This country-specific Q&A provides an overview of the legal framework and key issues surrounding private equity law in the Austria.
This Q&A is part of the global guide to Private Equity.
For a full list of jurisdictional Q&As visit http://www.inhouselawyer.co.uk/index.php/practice-areas/private-equity-2nd-edition/
What proportion of transactions have involved a financial sponsor as a buyer or seller in the jurisdiction over the last 24 months?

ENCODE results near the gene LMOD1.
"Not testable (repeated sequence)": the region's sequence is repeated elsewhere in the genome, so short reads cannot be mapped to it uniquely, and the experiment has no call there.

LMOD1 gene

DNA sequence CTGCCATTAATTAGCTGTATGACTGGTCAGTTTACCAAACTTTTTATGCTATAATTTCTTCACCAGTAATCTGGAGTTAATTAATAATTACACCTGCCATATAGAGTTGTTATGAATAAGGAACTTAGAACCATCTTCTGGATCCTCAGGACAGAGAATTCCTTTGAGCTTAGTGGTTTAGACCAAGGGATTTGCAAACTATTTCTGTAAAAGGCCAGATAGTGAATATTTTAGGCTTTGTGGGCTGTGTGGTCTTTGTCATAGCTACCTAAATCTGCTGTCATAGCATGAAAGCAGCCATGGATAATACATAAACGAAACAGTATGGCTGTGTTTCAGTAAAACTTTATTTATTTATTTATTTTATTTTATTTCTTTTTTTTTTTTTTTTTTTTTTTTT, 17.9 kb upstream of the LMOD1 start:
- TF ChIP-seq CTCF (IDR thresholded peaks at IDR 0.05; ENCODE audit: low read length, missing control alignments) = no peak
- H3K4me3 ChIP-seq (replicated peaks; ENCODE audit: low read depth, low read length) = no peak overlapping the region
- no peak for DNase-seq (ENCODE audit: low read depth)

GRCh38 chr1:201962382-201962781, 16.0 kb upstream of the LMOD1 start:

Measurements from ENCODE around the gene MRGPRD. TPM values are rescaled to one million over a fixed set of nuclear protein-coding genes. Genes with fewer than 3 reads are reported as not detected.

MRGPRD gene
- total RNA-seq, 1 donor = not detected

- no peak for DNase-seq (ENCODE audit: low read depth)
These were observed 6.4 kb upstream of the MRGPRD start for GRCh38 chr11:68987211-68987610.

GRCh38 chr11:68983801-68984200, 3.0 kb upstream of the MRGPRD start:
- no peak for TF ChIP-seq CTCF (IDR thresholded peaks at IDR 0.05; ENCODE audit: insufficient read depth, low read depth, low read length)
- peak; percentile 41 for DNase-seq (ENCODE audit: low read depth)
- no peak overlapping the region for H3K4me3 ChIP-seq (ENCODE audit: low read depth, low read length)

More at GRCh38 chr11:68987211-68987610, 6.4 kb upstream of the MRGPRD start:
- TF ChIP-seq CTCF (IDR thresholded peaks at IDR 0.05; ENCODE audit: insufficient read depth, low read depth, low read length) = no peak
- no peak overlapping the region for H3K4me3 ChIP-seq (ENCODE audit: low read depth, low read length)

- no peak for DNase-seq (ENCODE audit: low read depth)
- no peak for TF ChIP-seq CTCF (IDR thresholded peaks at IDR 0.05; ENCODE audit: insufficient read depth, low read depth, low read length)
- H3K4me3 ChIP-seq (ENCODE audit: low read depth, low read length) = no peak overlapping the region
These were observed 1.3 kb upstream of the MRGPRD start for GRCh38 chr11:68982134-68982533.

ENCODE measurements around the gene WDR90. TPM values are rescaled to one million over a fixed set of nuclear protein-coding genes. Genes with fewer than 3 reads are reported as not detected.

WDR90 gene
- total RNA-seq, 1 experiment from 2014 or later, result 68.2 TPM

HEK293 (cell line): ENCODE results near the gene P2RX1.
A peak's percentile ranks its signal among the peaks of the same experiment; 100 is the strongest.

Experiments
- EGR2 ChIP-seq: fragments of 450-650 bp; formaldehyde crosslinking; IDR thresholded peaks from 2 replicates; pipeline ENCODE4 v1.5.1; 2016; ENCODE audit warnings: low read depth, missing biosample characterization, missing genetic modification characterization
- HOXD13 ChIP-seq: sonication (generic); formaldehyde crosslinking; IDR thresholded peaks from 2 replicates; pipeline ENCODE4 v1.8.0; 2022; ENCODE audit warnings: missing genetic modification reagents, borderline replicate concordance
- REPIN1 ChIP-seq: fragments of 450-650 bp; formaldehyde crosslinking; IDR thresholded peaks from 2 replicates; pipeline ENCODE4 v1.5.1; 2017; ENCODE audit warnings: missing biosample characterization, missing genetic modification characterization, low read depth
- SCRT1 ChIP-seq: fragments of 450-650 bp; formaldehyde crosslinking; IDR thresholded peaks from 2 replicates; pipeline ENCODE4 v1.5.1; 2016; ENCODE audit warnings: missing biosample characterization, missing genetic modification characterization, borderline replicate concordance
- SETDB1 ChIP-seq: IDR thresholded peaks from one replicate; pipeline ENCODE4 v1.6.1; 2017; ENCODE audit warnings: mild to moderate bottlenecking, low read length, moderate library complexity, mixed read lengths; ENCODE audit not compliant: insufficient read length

Transactions by financial investors remained the exception in 2017, with strategic investors accounting for 94% of all transactions according to the EY M&A-Index Austria 2017. Such high ratio comes as a surprise though since the interest of financial sponsors in the Austrian market is steadily increasing.